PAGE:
Some may criticize me for making engineering look like cupcakes and daisies. I happen to love cupcakes…(just saying). But thats not really the point, is it? The thing is, I started blogging to show what my life as an engineer was really about. So I thought a lot about this the last few days and decided that my critics are right. Dressing engineering up in pink icing isn’t really going to help anyone, right?  I do love my job, but sometimes it can be really, really tough! On the other hand, I can only comment on my experience so far, so how about we take a break from all the cupcakes (what, no more cupcakes!?!) and take a reality check?

How Engineering is NOT Like a Cupcake

You are Back to the Bottom of the Food-Chain

Unless you did a masters, most young engineers will graduate and head straight into their first job. While this is exciting, its also a departure from the lifestyle you enjoyed as a final-year student. By the time graduation comes along, students are pretty comfortable within their faculties. Most of the lecturers know you by name, and due to spending an obscene amount of time on campus, the engineering building is your home, and your classmates your family through tears and sleep-deprived delirium.  Its also likely that you will be involved in some sort of society or organisation and would have worked your way up to a leadership position.

When you start work, you enter a brand new organisation right at the bottom. You have no idea how anything works, there are a ton of new rules you need to become familiar with, and have a structured hierarchy of which you barely scratch the bottom. Its a scary and humbling position to be in that doesn’t afford much of the freedom you grew comfortable with at Uni.

You are Likely to be Sent Out to the Sticks
Well, there is no use denying this one. The majority of engineering firms (mines, utilities, factories etc.) are either on the outskirts of the city or deep into the far regions of nowhere. Whether its the Northern-most territories of Australia, an oil rig off the coast of freezing-cold Norway, or a diamond-mine in the darkest reaches of the Congo, to get real, down-and-dirty field-experience, you will have to leave the city. There are exceptions to this rule of course, and if you go into a consultancy or design firm, you may very well end up in a Sandton office. Regardless, you will have to at least sometimes go out to site to see the environment you’re designing for.

What nobody tells you (or they do but you think you’re so tough that it doesn’t matter to you), this is really difficult. After having lived in beautiful, vibrant cities most of my life, living alone out here does get VERY lonely. On the plus side is that engineers sent to far-out areas mostly earn more, and get great experience that can catapult your career to great heights. Nevertheless, being a woman alone out here day in and day out gets very draining. You really have to learn to be super strong and independent (which isn’t a bad thing).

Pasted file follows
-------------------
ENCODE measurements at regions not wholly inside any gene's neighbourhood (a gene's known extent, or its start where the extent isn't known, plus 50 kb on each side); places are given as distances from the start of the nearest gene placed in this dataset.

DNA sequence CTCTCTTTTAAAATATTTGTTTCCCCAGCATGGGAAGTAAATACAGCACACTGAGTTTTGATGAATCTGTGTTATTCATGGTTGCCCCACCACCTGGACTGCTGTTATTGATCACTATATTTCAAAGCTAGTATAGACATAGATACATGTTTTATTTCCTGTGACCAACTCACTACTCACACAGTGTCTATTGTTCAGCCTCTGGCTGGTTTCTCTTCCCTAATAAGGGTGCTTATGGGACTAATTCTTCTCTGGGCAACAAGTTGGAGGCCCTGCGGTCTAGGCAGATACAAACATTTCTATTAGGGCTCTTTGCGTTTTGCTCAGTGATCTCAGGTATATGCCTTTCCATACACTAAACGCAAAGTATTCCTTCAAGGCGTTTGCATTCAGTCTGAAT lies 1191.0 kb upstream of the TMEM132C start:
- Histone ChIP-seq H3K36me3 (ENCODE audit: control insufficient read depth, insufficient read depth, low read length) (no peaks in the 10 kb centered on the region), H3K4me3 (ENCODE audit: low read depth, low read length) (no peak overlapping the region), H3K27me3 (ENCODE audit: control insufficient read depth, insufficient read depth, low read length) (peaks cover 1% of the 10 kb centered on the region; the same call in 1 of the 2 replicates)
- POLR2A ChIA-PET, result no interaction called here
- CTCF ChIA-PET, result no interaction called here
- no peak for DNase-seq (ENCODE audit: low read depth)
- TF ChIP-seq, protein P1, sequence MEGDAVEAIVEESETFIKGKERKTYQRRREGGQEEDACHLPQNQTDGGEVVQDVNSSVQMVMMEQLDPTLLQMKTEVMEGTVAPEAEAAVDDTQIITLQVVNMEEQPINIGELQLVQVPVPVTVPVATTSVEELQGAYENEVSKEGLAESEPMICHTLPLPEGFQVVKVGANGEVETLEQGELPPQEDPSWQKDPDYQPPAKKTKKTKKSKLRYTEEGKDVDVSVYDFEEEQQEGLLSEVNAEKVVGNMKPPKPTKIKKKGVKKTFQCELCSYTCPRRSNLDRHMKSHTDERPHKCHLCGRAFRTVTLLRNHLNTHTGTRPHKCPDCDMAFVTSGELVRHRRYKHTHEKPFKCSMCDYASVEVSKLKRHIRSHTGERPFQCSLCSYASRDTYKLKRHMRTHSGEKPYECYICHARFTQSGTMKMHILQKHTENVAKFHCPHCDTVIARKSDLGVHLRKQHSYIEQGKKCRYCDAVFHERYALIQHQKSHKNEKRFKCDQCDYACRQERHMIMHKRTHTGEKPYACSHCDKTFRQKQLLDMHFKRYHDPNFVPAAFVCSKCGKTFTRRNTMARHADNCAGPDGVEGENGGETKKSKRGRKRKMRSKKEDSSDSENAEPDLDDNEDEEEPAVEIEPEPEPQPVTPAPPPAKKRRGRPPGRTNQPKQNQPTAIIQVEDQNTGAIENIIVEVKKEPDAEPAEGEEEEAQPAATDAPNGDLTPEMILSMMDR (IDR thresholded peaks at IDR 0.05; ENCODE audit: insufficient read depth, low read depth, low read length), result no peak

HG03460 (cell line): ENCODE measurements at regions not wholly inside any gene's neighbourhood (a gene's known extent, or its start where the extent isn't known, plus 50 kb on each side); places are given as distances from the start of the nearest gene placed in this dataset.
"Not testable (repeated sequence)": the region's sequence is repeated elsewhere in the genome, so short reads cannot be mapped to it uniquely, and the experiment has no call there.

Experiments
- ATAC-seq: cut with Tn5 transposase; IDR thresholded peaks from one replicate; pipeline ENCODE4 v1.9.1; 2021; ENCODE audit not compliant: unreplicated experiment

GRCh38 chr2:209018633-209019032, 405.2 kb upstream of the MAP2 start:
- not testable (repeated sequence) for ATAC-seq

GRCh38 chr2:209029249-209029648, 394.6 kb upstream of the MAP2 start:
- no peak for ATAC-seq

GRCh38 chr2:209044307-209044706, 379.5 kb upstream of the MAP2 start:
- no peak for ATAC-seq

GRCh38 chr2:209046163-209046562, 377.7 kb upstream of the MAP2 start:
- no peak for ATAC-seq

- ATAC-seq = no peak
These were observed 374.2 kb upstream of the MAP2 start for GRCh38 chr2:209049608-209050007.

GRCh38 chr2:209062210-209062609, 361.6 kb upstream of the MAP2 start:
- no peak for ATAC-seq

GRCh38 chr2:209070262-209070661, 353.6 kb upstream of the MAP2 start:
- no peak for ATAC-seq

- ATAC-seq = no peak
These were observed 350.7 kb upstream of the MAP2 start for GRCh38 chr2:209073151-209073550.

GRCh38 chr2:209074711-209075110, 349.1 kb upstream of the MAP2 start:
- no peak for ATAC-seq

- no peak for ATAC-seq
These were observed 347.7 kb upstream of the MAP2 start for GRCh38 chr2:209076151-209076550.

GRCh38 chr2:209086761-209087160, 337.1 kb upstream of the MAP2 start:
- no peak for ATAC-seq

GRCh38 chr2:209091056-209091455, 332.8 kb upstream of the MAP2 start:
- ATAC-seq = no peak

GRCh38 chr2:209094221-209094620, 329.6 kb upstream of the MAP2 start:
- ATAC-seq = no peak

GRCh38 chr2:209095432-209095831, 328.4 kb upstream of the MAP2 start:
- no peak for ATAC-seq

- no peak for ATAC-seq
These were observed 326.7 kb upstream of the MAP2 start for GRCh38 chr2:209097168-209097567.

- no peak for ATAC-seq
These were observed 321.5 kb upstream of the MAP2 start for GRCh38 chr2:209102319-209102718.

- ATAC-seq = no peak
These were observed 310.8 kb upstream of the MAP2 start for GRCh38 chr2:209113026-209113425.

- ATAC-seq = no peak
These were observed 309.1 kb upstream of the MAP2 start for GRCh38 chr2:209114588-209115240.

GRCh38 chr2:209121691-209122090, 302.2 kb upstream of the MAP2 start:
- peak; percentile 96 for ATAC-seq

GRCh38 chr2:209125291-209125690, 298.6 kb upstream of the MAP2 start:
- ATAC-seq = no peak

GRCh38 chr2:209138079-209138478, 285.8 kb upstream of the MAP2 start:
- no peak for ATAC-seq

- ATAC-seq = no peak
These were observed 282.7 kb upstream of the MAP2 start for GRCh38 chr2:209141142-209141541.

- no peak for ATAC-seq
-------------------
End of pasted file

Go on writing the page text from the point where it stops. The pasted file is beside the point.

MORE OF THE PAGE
In the Working World, Everything is Different…and Serious
At University, there is always some way of weaseling out of a sticky situation. If for some reason you really couldn’t get around to finishing that homework assignment, there was a friend to bail you out. Lecturers expected you to be tardy at least some of the time, to fall asleep during class and to distract the room with a loud peal of laughter in the middle of advanced heat transfer (I did none of these things of course! 😉 The environment is relaxed enough for you to know that its unlikely that you would do anything that would get you into real troub;e (apart from failing).

In the working world, you’re afforded a very short ‘grace-period’ before you’re given responsibilities of increasing importance. The work you do will not simply be ‘graded’, but will be directly linked to the pace of your progression through your organization. Its a scary feeling knowing that the things you do will affect real, tangible things and other people. In the beginning there are always going to be people to help you, and the toughest lesson I’ve found is learning to ask for help when you need it!
You are Likely to be Thrown in the Deep End…Alone
Instead of structured design problems with clearly-defined parameters, real-world engineering problems are vague and open ended. You may be given a problem to solve and a hint as to where to find the cause of the problem. Sometimes, the REAL cause has nothing to do with that initial assumption. It can be a little like walking around in the dark. Because you’re new, there is still so much you need to learn to be able to navigate. In the beginning, you basically just feel your way around until you bump into something solid.

You may be given fragmented bits of information to direct you, but its really up to you how you go about getting the rest of the information you need. Knowing what information you need is probably the hardest part of all!  In my (very short) experience so far, information was always there. Stored on somebody’s hard drive, office, or heads…you just needed to figure out who the right person was to talk to.
Ok, so at first engineering isn’t as scrumptious as we all might want it to be, but it is a highly rewarding career. Once you’ve finished running the rat-race and have settled in, life gets a lot easier (or so I’m told). No really, engineering is a field where the hard work you put in are proportional to the benefits you enjoy later on.  It may not be for everyone, but there is so much scope out there to find an aspect of engineering that you will love. I guess you’ll never know unless you take that first bite.

 Ok, I admit. I just wanted an excuse to blog about cupcakes. What?